Student with a backpack photo found on the internet . . .
Day 66. The worrying mind
Sixty-six days since the election and my worrying mind won’t leave me alone. Today it’s our health care and Planned Parenthood, yesterday a photo of a polar bear swimming in an iceless sea, tomorrow the Muslim Registry and nuclear codes; it’s all too much.
Long ago I told a young man he was HIV positive. When I’d met with him at the clinic two weeks before, he’d described going to an infamous Folsom Street bookstore here in San Francisco and moving from the magazine rack at the front of the store to the booth in the back; now he wasn’t feeling well.
He returned to the clinic for his result wearing his high school uniform. When I told him the test was positive he took his backpack off and leaned forward. He lived with his parents, wasn’t out as a gay man to anyone, had chosen to test anonymously so no one would know; when he left my office all the well-intentioned referrals I’d given him still lay on the desk.
I thought of him for weeks, for months, so hoping he was well. One day, riding on a crowded bus, I saw him standing with another student; they were both laughing. He saw me, looked down, and then back. He nodded his head, a faint smile; he seemed okay. I stopped worrying about him and started to believe instead that he found his way to the support he needed and, ultimately, the HIV meds that would save his life.
Kirk and Ed at march Photo taken by a fellow marcher
Day 68. Move along!
A difficult week approaches as the Obamas prepare to move out and the Trumps move in. But there will be the Women’s Marches too; it will feel great to be in the streets with you. I remember the massive protests after 9/11, thousands of us out on Market Street. I’d just met Kirk and it was our first march. We’d stopped for just a moment to have this photo taken (our first together) when a cop started yelling at us. “Keep moving,” he called out. “Move along!” It was such good advice; it’s served us well over the years. Whatever happens this week and the weeks and months ahead, we all need to keep calling out to each other: “Keep moving!”
Guerneville flood Photo taken by Ed
Day 71. 14 things to do as Twitnit comes into power:
1. Know how to contact your senator and congressperson. Remember that face-to-face has more impact than a phone call, phone call is better than letter, letter better than text, etc. However you do it, be courteous, be brief (get to the point!), be specific, be calm.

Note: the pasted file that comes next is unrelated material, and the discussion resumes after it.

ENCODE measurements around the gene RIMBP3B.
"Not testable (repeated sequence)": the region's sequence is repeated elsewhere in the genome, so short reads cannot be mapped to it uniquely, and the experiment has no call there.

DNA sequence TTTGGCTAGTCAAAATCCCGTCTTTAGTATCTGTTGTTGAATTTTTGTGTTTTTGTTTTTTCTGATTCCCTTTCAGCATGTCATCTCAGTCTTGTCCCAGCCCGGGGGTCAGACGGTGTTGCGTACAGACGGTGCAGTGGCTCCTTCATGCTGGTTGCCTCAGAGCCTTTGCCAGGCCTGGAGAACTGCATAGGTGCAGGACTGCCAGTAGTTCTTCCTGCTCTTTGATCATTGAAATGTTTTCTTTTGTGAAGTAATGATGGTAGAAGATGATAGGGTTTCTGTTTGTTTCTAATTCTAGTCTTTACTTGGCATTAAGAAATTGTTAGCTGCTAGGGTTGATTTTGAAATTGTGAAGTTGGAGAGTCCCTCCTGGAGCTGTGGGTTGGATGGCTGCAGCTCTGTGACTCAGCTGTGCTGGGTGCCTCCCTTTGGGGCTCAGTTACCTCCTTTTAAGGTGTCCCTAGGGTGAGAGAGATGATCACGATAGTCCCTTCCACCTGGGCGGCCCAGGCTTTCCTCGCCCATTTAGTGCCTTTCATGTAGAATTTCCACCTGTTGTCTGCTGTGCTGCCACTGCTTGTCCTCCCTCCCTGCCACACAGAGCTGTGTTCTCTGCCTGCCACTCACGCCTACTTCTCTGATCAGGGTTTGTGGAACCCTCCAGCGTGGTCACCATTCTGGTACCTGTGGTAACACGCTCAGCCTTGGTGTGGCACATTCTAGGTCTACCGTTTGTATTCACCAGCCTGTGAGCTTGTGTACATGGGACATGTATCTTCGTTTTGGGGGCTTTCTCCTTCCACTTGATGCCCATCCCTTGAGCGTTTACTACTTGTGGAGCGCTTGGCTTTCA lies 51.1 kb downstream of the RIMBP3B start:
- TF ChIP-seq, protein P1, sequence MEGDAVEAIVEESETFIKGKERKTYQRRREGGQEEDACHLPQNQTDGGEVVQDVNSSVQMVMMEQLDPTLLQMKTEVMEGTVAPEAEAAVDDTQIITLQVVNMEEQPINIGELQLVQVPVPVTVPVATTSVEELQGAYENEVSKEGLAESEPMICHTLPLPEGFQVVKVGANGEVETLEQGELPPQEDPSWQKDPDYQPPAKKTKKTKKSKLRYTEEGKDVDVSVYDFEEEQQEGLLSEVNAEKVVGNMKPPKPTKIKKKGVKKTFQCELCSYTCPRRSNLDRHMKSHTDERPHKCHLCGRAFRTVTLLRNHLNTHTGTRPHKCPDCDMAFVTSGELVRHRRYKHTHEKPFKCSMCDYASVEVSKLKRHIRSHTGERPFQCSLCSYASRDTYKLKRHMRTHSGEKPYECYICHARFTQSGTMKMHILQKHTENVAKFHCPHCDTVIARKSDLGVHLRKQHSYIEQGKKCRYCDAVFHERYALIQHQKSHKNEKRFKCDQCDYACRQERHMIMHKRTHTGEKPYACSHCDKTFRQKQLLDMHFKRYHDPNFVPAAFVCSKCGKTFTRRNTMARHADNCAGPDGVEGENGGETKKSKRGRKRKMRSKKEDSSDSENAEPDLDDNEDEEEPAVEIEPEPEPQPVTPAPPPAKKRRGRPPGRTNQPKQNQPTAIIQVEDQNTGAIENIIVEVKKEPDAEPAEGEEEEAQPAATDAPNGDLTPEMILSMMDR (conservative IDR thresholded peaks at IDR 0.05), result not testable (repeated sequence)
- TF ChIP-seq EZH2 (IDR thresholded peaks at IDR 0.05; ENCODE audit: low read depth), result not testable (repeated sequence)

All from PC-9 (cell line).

2. Be calm.
3. Tell your comrades and loved ones how you’re dealing with the disbelief, disappointment, anger and fear about what’s happening and ask they how they are. Extra points if you can do this with a Trump voter.
4. Flashlights, batteries, first aid kit. (This is mostly in case of earthquake, flood or hurricane, but always good to be prepared.)
5. Stay informed. Read up on the latest stories and strategies about the most effective way to resist. There are many ways to use your voice, your money and your energy. Be selective and do what works for you.
6. Stay hopeful. Easy to say, I know. Sometimes the best I can do is to remind myself that this too will pass, as has every other challenging period in my lifetime.
7. Remember: brevity with impact. Nuff said.
8. Use humor. So good, so healthy, so important to laugh it out!
9. Be calm.
10. There used to be a poster that hung in all the public buildings in San Francisco. It was called “10 Things to do in a Disaster.” It depicted a series of stick figure drawings of what to do in case of catastrophe. The first one showed two stick figures, one standing, one kneeling, both tending to a stick figure laying on the ground. The caption underneath was, “Comfort the dying.” I appreciated the thought (and funding) that went into that kind of messaging. Let’s remember, first and foremost, to be comforting to one another.
11. If all the worst case scenarios you can imagine about the Twitnit and his cronies come through: read the following poem. But first ,
12. Be calm.
13. In Case Of Holocaust Open This Poem
You stand aboard the Titanic.
The boats have filled and pulled away.
The cries and running past,
a still night and no memories.
There is time for tea, a bit of honey,
a seat by the open porthole,
the evening air. —— Eric Kolvig
14. Stay calm.
Obama with a match . . . Photo from the internet
Day 72. On this day!
On this day, as Obama’s presidency officially ends, we begin. On this day, our own inauguration. On this day, we mark the beginning of working together. On this day, we know we are part of communities who see each other with fresh eyes. On this day, we celebrate our common values and commit to creating new stories together. On this day, we acknowledge we won’t totally heal from the hurt and disappointment of Trump’s election. On this day, we proclaim that remembering this wound is how we will go about expressing our love and commitment to each other. On this day, we begin anew.